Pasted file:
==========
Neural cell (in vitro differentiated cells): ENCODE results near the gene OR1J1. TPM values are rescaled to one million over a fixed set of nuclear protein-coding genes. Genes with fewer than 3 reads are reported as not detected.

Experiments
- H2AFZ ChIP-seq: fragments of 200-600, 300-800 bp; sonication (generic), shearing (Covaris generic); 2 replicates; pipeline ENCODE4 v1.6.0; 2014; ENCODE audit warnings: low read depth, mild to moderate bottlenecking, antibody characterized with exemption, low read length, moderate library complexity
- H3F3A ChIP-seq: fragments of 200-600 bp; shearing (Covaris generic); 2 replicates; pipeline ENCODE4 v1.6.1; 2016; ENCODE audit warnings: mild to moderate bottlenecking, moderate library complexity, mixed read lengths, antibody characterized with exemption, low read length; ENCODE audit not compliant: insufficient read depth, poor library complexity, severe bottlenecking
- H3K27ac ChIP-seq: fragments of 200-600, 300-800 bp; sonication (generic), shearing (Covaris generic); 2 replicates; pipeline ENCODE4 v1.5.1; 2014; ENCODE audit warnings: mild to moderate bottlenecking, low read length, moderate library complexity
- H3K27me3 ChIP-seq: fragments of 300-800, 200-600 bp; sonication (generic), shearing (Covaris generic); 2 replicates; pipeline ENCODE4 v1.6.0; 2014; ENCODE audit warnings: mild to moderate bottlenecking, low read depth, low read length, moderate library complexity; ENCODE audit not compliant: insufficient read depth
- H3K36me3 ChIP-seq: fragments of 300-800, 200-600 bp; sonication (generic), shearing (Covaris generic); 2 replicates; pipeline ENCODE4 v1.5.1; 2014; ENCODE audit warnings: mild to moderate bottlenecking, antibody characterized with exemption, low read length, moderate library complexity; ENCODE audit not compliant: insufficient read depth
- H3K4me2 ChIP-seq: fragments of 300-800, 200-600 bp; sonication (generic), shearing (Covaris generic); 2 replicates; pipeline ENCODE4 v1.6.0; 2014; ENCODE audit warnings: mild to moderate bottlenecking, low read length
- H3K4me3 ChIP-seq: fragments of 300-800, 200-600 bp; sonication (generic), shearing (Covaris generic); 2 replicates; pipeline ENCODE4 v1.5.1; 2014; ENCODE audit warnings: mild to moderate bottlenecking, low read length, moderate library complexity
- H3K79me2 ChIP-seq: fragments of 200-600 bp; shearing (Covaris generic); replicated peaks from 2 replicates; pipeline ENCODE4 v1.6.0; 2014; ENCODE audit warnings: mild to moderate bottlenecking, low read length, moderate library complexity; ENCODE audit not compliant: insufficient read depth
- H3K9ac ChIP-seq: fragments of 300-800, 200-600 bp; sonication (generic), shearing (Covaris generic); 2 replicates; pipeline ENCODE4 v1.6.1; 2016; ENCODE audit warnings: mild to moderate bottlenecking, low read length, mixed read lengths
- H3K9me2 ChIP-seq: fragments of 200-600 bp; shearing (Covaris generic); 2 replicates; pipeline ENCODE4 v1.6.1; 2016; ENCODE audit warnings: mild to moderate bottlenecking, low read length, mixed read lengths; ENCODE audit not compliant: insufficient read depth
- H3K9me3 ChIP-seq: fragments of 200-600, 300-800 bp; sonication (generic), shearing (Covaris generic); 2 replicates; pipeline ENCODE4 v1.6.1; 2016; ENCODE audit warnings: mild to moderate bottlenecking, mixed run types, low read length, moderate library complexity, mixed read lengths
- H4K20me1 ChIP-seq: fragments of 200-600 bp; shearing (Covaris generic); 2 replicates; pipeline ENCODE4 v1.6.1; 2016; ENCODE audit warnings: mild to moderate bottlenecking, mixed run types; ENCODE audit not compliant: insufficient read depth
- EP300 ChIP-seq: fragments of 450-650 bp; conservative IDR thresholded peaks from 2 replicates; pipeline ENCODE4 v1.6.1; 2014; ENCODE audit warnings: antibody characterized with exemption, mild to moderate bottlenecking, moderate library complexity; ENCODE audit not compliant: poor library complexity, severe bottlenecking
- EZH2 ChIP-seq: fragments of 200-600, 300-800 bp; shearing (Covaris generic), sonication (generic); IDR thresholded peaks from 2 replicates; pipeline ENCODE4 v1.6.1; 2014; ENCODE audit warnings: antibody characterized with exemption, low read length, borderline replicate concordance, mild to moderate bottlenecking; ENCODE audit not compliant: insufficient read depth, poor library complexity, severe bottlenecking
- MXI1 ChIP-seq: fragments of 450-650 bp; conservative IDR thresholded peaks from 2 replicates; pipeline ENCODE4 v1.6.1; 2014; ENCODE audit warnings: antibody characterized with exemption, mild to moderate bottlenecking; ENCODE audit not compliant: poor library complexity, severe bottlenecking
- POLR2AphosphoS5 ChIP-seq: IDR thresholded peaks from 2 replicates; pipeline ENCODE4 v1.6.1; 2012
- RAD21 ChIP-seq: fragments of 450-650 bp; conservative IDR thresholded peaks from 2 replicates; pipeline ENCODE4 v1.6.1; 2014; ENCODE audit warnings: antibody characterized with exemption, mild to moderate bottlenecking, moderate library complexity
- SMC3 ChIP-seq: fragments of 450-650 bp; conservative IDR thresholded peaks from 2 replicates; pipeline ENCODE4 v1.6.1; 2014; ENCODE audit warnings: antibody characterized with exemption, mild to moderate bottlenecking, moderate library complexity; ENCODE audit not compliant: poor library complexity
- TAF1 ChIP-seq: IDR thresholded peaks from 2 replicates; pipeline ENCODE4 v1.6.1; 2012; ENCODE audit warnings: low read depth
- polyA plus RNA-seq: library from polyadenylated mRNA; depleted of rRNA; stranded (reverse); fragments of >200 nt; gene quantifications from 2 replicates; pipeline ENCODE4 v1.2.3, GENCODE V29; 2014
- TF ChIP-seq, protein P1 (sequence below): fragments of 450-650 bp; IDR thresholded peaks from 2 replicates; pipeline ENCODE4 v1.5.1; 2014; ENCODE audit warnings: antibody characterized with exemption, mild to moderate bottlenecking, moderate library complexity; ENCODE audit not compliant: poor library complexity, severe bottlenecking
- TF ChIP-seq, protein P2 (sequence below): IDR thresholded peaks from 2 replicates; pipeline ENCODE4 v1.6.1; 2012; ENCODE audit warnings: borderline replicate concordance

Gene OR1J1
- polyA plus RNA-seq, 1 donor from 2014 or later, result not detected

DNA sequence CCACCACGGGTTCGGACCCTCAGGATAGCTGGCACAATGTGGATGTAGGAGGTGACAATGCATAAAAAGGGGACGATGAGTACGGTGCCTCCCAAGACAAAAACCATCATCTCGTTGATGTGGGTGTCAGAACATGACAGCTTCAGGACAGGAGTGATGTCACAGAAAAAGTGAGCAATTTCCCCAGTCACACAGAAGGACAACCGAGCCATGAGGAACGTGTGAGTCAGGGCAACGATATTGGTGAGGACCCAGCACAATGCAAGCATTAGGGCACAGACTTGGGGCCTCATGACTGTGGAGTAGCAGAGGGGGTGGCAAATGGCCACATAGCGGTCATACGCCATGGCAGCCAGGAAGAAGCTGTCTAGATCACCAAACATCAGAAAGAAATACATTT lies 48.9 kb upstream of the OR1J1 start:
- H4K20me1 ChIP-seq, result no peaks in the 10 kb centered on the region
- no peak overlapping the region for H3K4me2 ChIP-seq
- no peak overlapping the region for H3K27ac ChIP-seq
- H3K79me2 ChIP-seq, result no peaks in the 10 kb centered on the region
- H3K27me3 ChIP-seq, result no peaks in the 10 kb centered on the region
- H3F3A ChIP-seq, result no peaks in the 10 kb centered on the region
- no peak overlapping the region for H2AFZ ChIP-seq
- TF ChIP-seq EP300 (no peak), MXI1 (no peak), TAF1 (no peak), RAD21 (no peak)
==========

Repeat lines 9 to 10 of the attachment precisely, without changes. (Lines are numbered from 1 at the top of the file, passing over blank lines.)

- H3K4me3 ChIP-seq: fragments of 300-800, 200-600 bp; sonication (generic), shearing (Covaris generic); 2 replicates; pipeline ENCODE4 v1.5.1; 2014; ENCODE audit warnings: mild to moderate bottlenecking, low read length, moderate library complexity
- H3K79me2 ChIP-seq: fragments of 200-600 bp; shearing (Covaris generic); replicated peaks from 2 replicates; pipeline ENCODE4 v1.6.0; 2014; ENCODE audit warnings: mild to moderate bottlenecking, low read length, moderate library complexity; ENCODE audit not compliant: insufficient read depth